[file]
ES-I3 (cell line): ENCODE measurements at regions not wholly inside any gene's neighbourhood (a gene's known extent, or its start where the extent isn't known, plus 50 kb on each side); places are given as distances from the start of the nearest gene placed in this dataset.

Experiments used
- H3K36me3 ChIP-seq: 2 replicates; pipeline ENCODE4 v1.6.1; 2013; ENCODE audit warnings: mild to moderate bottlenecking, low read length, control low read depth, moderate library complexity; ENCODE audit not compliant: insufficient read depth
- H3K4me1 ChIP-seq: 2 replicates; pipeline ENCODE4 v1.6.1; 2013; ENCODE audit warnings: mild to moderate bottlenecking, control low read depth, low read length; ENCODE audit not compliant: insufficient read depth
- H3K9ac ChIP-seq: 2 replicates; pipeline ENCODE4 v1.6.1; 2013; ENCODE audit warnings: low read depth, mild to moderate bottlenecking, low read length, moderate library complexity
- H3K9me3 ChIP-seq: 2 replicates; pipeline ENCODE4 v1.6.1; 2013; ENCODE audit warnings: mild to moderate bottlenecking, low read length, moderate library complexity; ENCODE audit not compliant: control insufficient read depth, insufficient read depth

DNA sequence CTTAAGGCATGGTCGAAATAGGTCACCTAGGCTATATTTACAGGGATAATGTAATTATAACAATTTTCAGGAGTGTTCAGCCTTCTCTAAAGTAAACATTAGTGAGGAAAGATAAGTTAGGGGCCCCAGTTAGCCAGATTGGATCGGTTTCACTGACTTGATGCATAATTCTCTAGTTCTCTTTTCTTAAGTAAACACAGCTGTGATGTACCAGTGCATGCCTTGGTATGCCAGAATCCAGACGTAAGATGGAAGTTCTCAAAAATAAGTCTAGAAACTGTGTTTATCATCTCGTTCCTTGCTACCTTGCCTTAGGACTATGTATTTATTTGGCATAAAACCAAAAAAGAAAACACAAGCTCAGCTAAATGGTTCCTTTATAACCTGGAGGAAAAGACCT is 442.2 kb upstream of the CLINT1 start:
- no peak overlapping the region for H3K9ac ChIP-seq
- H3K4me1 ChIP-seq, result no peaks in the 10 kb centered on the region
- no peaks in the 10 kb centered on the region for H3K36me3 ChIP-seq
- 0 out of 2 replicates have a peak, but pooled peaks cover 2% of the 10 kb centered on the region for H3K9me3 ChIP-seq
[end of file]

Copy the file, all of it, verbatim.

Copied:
ES-I3 (cell line): ENCODE measurements at regions not wholly inside any gene's neighbourhood (a gene's known extent, or its start where the extent isn't known, plus 50 kb on each side); places are given as distances from the start of the nearest gene placed in this dataset.

Experiments used
- H3K36me3 ChIP-seq: 2 replicates; pipeline ENCODE4 v1.6.1; 2013; ENCODE audit warnings: mild to moderate bottlenecking, low read length, control low read depth, moderate library complexity; ENCODE audit not compliant: insufficient read depth
- H3K4me1 ChIP-seq: 2 replicates; pipeline ENCODE4 v1.6.1; 2013; ENCODE audit warnings: mild to moderate bottlenecking, control low read depth, low read length; ENCODE audit not compliant: insufficient read depth
- H3K9ac ChIP-seq: 2 replicates; pipeline ENCODE4 v1.6.1; 2013; ENCODE audit warnings: low read depth, mild to moderate bottlenecking, low read length, moderate library complexity
- H3K9me3 ChIP-seq: 2 replicates; pipeline ENCODE4 v1.6.1; 2013; ENCODE audit warnings: mild to moderate bottlenecking, low read length, moderate library complexity; ENCODE audit not compliant: control insufficient read depth, insufficient read depth

DNA sequence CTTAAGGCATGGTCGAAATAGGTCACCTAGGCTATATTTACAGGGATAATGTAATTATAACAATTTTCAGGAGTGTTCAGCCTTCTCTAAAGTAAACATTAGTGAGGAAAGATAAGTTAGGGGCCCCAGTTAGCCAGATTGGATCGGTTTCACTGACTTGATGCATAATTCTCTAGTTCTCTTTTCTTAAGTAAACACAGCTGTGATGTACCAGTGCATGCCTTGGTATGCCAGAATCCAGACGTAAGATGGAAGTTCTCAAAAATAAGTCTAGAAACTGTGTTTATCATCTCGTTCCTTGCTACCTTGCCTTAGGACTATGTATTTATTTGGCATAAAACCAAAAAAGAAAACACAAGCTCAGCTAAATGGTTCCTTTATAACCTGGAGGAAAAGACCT is 442.2 kb upstream of the CLINT1 start:
- no peak overlapping the region for H3K9ac ChIP-seq
- H3K4me1 ChIP-seq, result no peaks in the 10 kb centered on the region
- no peaks in the 10 kb centered on the region for H3K36me3 ChIP-seq
- 0 out of 2 replicates have a peak, but pooled peaks cover 2% of the 10 kb centered on the region for H3K9me3 ChIP-seq